The European Union wants Apple to stop preventing rivals from accessing its mobile payment system or offering alternative browser engines on iOS devices. According to a report from the Financial Times, the EU is planning next week to accuse Apple of breaking EU law due to the company’s anti-competitive practices regarding Apple Pay.
The EU started investigating the Apple Pay situation two years ago and Apple could face fines worth up to 10% of the company’s global turnover, which is quite significant even for a massive company like Apple. What the EU wants Apple to do is to finally allow third parties to use the iPhone’s NFC technology to process payments.
Since the launch of Apple Pay back in 2014, Apple has always refused to open up its mobile payment solution to third parties, arguing that doing so would compromise the security and privacy of its customers. “The timing of the EU’s announcement of charges could still slip, people close to the investigation warned, but added that the commission was determined to act soon,” the Wall Street Journal reported.
The EU’s Digital Markets Act (not to be confused with the Digital Services Act), which is expected to take effect in 2024 could also force Apple to reconsider the way it forces third-party web browsers to use the company’s Webkit engine. As reported by The Register, an unpublished revised version of the DMA now explicitly addresses situations where platform holders prevent competing web browsers to use their own browser engines.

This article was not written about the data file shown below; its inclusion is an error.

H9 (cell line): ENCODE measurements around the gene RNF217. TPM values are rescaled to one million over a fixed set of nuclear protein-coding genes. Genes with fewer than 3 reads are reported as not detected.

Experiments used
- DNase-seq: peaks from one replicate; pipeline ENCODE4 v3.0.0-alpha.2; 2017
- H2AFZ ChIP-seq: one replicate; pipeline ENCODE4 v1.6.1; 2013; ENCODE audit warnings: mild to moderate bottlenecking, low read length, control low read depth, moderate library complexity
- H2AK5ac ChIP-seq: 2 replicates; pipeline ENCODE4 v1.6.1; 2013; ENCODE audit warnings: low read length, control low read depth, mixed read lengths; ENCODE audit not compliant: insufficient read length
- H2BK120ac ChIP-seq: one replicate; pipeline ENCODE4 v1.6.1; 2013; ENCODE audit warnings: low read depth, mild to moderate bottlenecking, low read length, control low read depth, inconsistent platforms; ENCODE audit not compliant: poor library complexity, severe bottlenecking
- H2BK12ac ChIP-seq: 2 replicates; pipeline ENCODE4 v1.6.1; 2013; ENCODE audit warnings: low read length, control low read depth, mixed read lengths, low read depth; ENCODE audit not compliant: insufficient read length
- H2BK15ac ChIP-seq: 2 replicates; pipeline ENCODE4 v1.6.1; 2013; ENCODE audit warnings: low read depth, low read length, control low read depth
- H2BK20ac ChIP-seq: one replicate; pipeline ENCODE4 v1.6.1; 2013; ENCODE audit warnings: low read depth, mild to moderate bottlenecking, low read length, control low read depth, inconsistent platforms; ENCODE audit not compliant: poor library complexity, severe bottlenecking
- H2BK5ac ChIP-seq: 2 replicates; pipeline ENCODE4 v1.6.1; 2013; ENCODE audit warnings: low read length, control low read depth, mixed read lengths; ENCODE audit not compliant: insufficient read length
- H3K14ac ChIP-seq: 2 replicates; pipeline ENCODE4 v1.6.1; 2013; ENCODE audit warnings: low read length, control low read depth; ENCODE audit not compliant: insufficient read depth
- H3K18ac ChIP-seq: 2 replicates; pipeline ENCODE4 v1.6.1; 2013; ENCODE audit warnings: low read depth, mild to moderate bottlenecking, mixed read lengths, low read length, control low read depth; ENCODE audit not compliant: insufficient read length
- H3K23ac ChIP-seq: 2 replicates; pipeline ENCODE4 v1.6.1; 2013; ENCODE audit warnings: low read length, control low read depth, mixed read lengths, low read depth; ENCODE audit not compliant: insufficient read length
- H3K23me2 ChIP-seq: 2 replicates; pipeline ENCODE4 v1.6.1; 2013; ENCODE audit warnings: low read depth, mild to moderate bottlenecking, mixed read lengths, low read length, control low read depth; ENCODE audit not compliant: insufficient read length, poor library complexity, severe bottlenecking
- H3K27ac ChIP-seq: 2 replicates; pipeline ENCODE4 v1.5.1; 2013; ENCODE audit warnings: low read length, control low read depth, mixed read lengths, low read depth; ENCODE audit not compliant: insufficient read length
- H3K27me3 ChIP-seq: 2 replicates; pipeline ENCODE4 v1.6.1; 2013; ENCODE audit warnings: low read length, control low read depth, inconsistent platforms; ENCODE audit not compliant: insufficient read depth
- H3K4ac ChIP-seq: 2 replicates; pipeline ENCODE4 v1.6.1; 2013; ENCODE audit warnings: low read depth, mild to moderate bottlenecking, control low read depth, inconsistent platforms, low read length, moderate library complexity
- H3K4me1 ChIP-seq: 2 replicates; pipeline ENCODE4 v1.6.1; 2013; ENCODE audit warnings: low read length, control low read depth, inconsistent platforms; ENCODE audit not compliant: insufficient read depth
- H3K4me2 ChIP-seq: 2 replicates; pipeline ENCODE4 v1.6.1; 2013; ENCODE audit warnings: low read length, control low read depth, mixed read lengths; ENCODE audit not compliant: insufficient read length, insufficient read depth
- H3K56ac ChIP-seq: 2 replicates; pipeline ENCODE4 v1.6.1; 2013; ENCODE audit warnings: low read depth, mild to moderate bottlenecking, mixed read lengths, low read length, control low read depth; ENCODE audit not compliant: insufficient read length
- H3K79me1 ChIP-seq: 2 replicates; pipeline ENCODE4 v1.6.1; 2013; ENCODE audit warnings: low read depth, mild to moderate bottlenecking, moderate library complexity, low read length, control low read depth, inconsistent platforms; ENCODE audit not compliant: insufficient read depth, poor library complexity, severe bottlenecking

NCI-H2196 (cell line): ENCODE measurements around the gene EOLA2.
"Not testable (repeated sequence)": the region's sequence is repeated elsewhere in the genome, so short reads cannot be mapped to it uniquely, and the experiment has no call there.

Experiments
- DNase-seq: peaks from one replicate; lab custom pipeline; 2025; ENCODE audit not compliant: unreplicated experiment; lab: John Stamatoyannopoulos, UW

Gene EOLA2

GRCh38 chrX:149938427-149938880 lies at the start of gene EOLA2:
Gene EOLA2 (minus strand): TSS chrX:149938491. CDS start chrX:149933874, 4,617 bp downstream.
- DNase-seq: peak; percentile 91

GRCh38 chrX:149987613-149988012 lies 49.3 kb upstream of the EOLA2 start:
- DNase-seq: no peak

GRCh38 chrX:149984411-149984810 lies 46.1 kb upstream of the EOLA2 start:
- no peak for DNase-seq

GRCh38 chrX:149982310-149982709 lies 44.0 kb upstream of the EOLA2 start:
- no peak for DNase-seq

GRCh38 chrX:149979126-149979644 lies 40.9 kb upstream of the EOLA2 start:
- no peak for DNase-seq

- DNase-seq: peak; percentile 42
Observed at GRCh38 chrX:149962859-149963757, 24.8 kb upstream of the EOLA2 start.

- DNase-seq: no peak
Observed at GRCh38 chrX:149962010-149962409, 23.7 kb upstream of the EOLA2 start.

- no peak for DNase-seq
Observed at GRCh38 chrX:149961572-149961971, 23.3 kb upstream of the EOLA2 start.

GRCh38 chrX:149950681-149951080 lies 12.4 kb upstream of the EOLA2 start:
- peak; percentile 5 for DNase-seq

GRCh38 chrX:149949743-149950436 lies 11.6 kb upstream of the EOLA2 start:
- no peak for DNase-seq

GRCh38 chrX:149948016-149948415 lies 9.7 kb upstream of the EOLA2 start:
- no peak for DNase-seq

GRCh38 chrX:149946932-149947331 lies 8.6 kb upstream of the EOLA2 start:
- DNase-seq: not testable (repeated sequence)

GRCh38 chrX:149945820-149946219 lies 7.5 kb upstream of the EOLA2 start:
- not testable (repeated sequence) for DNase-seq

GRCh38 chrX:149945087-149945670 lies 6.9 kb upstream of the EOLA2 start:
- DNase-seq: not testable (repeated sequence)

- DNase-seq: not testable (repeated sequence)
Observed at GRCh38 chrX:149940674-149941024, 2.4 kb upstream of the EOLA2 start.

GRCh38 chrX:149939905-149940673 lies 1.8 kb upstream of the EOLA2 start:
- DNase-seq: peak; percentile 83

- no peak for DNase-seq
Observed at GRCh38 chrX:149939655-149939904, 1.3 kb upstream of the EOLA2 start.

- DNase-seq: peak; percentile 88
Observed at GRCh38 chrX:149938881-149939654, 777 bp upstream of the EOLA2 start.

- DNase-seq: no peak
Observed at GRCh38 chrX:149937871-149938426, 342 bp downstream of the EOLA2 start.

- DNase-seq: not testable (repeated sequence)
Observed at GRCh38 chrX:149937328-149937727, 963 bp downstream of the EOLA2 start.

Here’s a passage of the revised DMA highlighted by The Register that should make Apple nervous:
When gatekeepers operate and impose browser engines, they are in a position to determine the functionality and standards that will apply not only to their own web browsers, but also to competing web browsers and, in turn, to web software applications.
Gatekeepers should therefore not use their position as undertakings providing core platform services to require their dependent business users to use any of those services provided by the gatekeeper itself as part of the provision of services or products by these business users.
The fact that all web browsers on iOS, including Microsoft Edge and Google Chrome, need to use Apple’s Webkit engine is quite problematic, and not only for competition reasons. WebKit vulnerabilities affect all iOS browsers, and a company like Apple which likes to bang the security drum over and over is actually preventing iPhone and iPad users to protect themselves by using third-party browsers with potentially more secure engines.
There’s still a long way to go until true browser competition becomes a reality on iOS, and Apple may well find new ways to delay what seems to be inevitable. Speaking to The Register, Alex Russell, partner program manager on Microsoft Edge wasn’t exactly hopeful. “Apple has spent enormous amounts to lobby on this, and they aren’t stupid. Everyone should expect them to continue to play games along the lines of what they tried in Denmark and South Korea.”